Leave A Message To Say Happy Birthday To Data Stories!

Hi everyone, we just marked our third birthday and, coincidentally, we are also going to mark our 50th episode! It’s been such a great journey for everyone.

For our 50th episode we’d like to collect messages from our listeners. We’ll select the funniest ones. So it’s up to you to make us laugh! :)

Please state your name in the message and let us know about you Data Stories listening habits (some people listen to us in some very weird conditions).

To leave a message you can:

  1. Call our Google Voice number (347) 881-3740 and leave a voice mail message (let it ring until the voicemail starts).
  2. Record a snipped from your computer and send it to us as a dropbox link (or similar solutions) to: mail@datastori.es.
  3. You can always send us an email to mail@datastori.es and we will read it for you.

Hurry up! That’s going to be fun!

Data Stories #48 Vis Going Mainstream w/ Stamen’s CEO Eric Rodenbeck

Eric-Rodenbeck-blackandwhiteGreat episode here folks! We have Stamen‘s CEO Eric Rodenbeck on the show to talk about “Visualization Going Mainstream”. Moritz took inspiration from Eric’s Eyeo talk “And Then There Were Twelve – How to (keep) running a successful data visualization and design studio.” and decided he must come on the show.

Stamen is a design studio in San Francisco founded in 2001 by Eric. They have been real pioneers in data visualization and cartographic mapping with the production of great apps and libraries such as Pretty Maps, Trulia Hindsight, Crimespotting and many many more. (See also our episode with Mike Migurski)

With Eric we discuss a broad range of important topics including: how to manage a vis business, how to have an impact with visualization and visualization success stories.

Enjoy the show!


Data Stories #47: Moritz and Enrico on Books, Data Literacy, Their Projects, Etc.

[We are now sponsored by Qlik. You can download it for free here]

Hi Folks,

This is some kind of new experiment: it’s just us, Enrico and Moritz, on the show. We talk about stuff we normally don’t have the opportunity to talk about when we have a guest. We feel it’s nice to have from time to time something different. We hope you like this new format!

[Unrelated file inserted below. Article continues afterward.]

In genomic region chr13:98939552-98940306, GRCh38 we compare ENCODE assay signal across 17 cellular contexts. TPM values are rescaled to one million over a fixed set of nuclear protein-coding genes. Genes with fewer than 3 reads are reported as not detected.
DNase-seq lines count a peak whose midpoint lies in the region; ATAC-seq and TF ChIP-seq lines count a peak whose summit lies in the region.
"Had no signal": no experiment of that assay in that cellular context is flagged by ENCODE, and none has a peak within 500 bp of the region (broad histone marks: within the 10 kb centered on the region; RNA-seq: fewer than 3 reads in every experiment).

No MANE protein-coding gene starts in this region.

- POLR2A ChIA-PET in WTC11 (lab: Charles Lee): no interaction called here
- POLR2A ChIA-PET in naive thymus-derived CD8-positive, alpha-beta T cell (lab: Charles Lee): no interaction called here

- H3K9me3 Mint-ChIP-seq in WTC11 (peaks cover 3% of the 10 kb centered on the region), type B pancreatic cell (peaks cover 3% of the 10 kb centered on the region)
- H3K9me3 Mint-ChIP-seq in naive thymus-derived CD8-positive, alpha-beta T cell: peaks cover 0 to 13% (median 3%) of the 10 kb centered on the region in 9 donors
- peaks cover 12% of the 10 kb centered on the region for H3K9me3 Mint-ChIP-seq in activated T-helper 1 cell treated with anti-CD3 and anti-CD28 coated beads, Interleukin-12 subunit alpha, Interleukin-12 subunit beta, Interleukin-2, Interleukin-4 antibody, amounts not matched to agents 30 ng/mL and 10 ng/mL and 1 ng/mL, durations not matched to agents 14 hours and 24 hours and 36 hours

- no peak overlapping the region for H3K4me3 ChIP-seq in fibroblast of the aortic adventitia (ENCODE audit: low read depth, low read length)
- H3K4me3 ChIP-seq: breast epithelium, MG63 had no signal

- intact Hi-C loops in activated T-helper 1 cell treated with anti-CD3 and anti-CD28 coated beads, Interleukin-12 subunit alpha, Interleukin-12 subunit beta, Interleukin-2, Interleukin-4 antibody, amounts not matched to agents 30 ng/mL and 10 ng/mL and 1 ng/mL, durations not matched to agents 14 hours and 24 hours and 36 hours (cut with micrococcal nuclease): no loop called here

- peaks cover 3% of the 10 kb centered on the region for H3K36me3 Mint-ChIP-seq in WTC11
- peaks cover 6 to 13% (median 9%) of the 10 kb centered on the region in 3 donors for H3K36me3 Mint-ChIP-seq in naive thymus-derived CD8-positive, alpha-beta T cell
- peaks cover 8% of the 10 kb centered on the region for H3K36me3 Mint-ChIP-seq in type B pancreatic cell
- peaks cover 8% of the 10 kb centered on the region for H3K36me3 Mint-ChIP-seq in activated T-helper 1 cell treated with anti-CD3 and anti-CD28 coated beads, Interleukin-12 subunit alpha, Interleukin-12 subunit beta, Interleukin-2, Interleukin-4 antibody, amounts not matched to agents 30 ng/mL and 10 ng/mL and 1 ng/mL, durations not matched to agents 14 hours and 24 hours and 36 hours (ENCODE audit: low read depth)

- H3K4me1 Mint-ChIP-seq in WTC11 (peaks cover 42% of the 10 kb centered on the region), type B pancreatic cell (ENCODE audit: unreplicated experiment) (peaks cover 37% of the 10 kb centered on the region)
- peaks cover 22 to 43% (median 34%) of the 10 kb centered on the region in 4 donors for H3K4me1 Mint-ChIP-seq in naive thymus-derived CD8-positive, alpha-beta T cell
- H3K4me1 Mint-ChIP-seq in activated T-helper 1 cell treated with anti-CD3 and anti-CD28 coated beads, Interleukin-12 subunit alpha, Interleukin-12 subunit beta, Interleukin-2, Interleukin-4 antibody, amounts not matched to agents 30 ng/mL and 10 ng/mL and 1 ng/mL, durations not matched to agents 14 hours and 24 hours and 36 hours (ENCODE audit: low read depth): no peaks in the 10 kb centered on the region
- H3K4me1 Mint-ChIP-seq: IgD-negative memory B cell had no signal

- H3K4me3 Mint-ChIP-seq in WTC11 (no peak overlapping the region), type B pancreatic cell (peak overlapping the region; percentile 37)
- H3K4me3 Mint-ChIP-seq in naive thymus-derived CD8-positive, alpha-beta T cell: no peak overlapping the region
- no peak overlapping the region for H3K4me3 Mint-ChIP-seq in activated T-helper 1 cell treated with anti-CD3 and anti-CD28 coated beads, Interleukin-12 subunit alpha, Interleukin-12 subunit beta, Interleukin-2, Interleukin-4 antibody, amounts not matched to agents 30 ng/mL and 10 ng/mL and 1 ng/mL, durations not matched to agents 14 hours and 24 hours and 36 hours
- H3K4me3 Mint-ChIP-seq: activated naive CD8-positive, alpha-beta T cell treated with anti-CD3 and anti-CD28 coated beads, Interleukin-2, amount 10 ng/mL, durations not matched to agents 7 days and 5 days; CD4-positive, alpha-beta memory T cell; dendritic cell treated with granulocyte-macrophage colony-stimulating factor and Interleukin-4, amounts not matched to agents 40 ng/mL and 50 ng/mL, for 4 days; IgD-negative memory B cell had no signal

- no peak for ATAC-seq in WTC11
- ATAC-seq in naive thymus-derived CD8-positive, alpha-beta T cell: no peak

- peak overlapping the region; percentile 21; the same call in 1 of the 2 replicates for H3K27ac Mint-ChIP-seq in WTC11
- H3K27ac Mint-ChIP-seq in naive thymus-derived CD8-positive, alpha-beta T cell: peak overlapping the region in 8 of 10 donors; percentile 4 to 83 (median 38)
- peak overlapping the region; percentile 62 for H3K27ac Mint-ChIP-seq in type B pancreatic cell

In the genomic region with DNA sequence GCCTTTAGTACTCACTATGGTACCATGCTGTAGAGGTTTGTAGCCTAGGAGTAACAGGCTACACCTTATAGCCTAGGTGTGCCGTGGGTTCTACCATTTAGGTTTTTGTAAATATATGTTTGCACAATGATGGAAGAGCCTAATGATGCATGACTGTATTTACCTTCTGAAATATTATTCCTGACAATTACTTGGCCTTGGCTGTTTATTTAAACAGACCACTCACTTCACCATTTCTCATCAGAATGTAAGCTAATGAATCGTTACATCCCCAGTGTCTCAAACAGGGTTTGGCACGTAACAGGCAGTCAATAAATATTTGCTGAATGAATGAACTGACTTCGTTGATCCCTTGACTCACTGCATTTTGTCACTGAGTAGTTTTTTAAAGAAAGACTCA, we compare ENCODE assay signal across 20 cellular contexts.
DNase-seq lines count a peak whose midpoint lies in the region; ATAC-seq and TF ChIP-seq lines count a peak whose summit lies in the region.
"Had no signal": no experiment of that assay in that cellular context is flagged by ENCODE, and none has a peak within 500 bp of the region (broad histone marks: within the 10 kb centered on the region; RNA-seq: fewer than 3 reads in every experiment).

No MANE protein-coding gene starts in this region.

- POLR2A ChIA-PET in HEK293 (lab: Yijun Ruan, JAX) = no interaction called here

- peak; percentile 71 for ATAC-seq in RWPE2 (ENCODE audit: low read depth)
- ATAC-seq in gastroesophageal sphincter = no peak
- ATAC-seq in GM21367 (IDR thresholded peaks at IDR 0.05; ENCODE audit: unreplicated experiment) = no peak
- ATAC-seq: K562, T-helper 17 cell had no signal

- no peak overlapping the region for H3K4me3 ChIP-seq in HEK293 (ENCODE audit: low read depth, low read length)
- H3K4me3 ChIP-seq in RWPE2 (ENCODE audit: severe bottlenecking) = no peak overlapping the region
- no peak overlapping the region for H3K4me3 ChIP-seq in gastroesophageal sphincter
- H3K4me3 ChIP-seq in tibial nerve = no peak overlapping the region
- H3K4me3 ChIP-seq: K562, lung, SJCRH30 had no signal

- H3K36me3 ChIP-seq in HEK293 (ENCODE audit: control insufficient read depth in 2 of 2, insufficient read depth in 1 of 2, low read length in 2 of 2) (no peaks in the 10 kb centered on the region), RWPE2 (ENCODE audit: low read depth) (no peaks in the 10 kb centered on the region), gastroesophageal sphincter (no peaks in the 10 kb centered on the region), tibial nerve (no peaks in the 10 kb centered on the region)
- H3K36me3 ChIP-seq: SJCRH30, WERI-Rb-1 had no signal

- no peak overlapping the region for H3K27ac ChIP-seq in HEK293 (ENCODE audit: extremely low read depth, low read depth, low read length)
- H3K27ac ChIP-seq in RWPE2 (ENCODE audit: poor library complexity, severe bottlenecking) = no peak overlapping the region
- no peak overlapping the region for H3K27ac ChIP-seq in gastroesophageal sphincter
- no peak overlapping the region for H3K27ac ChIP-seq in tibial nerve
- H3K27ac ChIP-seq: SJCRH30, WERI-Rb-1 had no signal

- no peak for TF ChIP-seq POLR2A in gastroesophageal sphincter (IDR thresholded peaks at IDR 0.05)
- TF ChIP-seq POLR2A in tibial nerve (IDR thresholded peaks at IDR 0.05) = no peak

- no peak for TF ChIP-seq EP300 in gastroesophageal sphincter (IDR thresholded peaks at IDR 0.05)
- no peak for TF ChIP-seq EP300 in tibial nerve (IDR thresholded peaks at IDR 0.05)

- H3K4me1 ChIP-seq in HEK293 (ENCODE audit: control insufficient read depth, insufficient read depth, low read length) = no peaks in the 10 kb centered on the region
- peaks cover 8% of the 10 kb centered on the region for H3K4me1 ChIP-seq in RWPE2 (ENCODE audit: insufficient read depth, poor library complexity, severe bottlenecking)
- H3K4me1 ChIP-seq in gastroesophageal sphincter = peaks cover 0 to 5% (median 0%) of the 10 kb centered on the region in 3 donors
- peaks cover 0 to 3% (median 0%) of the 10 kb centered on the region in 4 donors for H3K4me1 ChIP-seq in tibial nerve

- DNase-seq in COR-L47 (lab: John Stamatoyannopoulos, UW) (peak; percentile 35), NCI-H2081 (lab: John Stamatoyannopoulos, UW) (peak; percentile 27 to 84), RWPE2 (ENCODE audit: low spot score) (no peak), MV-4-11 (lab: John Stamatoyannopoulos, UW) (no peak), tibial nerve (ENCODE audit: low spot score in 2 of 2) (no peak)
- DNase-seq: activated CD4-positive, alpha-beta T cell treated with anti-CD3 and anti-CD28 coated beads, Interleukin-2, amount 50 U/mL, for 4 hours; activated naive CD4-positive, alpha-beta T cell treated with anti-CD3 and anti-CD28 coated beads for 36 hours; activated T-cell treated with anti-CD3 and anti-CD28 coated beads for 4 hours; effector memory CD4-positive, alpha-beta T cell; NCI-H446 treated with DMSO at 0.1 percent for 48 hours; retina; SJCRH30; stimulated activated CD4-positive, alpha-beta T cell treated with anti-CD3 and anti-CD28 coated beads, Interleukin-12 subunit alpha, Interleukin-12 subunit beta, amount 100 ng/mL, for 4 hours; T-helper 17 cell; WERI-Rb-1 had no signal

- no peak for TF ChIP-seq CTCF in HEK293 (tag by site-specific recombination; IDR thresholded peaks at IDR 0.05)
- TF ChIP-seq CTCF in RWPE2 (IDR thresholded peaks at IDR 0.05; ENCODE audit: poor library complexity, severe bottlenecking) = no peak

In this episode we talk about some books we like and suggest, updates on some of our work, and about data literacy. If you want to suggest something to talk about in future episodes like this feel free to drop us a line on twitter, facebook, as a comment to this episode or via email.


Data Stories #46 — Year 2014 Review w/ Robert Kosara and Andy Kirk

Hey yo! We have two classic guests for a classic episode: a year review with Robert Kosara and Andy Kirk. We talk about what happened in visualization in 2014 and what may happen in 2015. We start the show saying that nothing really special happened but then you’ll see we cover a lot of ground and end up deciding a lot happened eventually! You can see that from our long list of links. Enjoy the show!


Data Stories #45: With Nicholas Felton

Happy new year, everyone!

We start 2015 with a bang, and have Nicholas Felton on the show. We talk about his personal annual reports, typography, privacy, and how we all deal with data and tracking today. Great conversation.

One more link we only found later: Practical Typography is a great starting point for anyone who would like to learn more about typography and type.

Thanks again to Tableau Software for sponsoring the show! Check out the free trial they have, it’s a great piece of software.

And, in other news: We are looking for support with the audio editing! So, if you have some experience with audio editing podcasts, and could also imagine to help us with collection the links and titling the chapters etc, this would be great. We can offer a small compensation, too. And, of course, you’re among the very first people worldwide to listen to the new Data Stories recordings :)

Next week, we will record a 2014 review with a few of the usual suspects. What moved you this year? Leave us a comment or tweet us!

Data Stories #44: w/ Tamara Munzner